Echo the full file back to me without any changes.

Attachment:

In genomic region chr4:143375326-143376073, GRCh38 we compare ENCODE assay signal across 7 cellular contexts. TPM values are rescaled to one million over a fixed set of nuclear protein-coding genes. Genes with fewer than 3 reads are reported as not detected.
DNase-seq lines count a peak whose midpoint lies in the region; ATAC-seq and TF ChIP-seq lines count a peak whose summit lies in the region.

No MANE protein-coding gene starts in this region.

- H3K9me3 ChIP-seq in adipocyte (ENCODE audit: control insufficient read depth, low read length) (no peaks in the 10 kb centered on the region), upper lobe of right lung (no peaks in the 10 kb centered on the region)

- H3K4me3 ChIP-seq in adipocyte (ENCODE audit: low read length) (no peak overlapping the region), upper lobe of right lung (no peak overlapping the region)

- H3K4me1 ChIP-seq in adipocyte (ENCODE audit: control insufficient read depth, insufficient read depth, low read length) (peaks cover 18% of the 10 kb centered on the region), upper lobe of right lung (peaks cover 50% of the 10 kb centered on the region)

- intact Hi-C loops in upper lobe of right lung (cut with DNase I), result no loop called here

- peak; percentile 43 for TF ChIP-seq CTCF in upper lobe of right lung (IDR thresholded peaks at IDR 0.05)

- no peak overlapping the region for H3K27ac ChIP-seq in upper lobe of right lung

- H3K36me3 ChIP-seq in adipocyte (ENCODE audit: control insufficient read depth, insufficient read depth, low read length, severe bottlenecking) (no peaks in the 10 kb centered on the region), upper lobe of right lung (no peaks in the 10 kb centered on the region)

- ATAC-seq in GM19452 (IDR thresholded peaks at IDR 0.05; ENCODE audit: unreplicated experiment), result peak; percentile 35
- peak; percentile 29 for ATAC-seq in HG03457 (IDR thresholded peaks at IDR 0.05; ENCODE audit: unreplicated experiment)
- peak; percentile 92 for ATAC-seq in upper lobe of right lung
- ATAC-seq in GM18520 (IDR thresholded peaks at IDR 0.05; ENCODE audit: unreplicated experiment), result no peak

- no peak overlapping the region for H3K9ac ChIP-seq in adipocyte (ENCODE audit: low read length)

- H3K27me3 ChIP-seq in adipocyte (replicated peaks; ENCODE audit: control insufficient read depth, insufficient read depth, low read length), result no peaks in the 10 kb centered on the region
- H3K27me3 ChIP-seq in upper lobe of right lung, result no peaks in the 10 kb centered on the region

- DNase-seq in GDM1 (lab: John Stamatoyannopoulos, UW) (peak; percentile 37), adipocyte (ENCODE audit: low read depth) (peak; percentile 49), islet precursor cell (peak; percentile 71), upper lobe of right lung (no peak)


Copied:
In genomic region chr4:143375326-143376073, GRCh38 we compare ENCODE assay signal across 7 cellular contexts. TPM values are rescaled to one million over a fixed set of nuclear protein-coding genes. Genes with fewer than 3 reads are reported as not detected.
DNase-seq lines count a peak whose midpoint lies in the region; ATAC-seq and TF ChIP-seq lines count a peak whose summit lies in the region.

No MANE protein-coding gene starts in this region.

- H3K9me3 ChIP-seq in adipocyte (ENCODE audit: control insufficient read depth, low read length) (no peaks in the 10 kb centered on the region), upper lobe of right lung (no peaks in the 10 kb centered on the region)

- H3K4me3 ChIP-seq in adipocyte (ENCODE audit: low read length) (no peak overlapping the region), upper lobe of right lung (no peak overlapping the region)

- H3K4me1 ChIP-seq in adipocyte (ENCODE audit: control insufficient read depth, insufficient read depth, low read length) (peaks cover 18% of the 10 kb centered on the region), upper lobe of right lung (peaks cover 50% of the 10 kb centered on the region)

- intact Hi-C loops in upper lobe of right lung (cut with DNase I), result no loop called here

- peak; percentile 43 for TF ChIP-seq CTCF in upper lobe of right lung (IDR thresholded peaks at IDR 0.05)

- no peak overlapping the region for H3K27ac ChIP-seq in upper lobe of right lung

- H3K36me3 ChIP-seq in adipocyte (ENCODE audit: control insufficient read depth, insufficient read depth, low read length, severe bottlenecking) (no peaks in the 10 kb centered on the region), upper lobe of right lung (no peaks in the 10 kb centered on the region)

- ATAC-seq in GM19452 (IDR thresholded peaks at IDR 0.05; ENCODE audit: unreplicated experiment), result peak; percentile 35
- peak; percentile 29 for ATAC-seq in HG03457 (IDR thresholded peaks at IDR 0.05; ENCODE audit: unreplicated experiment)
- peak; percentile 92 for ATAC-seq in upper lobe of right lung
- ATAC-seq in GM18520 (IDR thresholded peaks at IDR 0.05; ENCODE audit: unreplicated experiment), result no peak

- no peak overlapping the region for H3K9ac ChIP-seq in adipocyte (ENCODE audit: low read length)

- H3K27me3 ChIP-seq in adipocyte (replicated peaks; ENCODE audit: control insufficient read depth, insufficient read depth, low read length), result no peaks in the 10 kb centered on the region
- H3K27me3 ChIP-seq in upper lobe of right lung, result no peaks in the 10 kb centered on the region

- DNase-seq in GDM1 (lab: John Stamatoyannopoulos, UW) (peak; percentile 37), adipocyte (ENCODE audit: low read depth) (peak; percentile 49), islet precursor cell (peak; percentile 71), upper lobe of right lung (no peak)